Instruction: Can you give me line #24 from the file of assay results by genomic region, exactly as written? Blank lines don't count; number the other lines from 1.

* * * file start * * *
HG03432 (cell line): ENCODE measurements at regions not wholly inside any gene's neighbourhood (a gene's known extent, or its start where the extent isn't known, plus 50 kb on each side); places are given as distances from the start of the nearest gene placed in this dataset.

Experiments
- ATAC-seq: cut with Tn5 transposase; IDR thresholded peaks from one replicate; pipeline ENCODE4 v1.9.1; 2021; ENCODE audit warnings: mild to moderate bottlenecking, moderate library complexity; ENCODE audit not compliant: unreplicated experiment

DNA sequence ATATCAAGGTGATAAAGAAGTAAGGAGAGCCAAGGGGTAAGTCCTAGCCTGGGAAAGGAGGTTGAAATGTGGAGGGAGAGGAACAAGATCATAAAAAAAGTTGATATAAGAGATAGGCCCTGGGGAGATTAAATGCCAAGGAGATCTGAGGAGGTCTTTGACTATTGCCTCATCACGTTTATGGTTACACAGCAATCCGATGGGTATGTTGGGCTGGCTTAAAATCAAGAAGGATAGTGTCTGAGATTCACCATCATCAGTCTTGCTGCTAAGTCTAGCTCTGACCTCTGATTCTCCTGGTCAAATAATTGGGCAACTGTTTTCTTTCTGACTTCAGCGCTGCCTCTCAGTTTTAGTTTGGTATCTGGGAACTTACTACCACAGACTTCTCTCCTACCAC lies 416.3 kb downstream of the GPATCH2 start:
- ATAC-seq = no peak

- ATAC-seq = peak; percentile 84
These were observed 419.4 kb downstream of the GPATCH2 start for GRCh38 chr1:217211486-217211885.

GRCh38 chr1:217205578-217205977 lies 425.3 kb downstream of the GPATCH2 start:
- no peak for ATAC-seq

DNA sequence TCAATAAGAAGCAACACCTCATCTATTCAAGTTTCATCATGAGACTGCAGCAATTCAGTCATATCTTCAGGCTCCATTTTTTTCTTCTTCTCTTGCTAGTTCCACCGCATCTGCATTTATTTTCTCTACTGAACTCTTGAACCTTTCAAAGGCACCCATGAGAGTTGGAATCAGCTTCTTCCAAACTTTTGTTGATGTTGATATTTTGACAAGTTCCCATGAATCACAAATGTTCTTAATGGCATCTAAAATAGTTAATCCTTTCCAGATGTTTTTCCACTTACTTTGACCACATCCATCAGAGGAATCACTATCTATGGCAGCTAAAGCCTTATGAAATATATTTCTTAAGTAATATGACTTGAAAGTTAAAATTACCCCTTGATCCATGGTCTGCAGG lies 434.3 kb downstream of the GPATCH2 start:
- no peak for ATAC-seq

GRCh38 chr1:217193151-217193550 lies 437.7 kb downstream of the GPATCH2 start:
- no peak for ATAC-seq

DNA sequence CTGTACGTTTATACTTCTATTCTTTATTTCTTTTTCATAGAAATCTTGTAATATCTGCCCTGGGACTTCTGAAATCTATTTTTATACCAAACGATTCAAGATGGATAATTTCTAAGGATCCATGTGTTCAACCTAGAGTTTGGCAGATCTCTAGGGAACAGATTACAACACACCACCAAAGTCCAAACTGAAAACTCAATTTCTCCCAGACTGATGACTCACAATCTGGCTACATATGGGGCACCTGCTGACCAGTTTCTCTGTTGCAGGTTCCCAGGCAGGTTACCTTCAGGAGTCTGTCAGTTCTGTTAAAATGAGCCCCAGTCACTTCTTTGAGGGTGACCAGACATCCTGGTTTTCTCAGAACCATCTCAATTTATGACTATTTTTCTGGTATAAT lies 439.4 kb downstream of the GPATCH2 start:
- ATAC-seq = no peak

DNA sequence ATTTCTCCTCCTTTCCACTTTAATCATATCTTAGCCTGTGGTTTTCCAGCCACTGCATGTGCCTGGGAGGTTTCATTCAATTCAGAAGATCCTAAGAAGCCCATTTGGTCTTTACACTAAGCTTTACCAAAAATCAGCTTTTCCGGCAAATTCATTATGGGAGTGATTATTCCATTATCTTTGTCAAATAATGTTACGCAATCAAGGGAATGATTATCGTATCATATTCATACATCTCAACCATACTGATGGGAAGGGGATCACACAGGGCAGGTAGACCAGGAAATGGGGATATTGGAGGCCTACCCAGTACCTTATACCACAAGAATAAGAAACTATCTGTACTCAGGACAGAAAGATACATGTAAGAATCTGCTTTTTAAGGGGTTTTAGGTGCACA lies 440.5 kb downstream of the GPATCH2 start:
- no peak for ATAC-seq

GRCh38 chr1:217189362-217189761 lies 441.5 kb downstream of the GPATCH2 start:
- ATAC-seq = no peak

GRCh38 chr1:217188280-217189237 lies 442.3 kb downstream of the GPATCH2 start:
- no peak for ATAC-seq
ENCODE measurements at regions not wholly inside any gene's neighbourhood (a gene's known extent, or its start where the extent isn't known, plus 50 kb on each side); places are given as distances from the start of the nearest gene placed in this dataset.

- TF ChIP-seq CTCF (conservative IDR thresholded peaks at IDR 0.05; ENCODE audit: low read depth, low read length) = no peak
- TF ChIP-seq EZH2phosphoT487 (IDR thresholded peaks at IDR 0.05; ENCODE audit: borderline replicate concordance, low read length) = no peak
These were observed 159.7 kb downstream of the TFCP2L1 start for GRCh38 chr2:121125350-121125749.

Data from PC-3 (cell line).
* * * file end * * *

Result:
- TF ChIP-seq EZH2phosphoT487 (IDR thresholded peaks at IDR 0.05; ENCODE audit: borderline replicate concordance, low read length) = no peak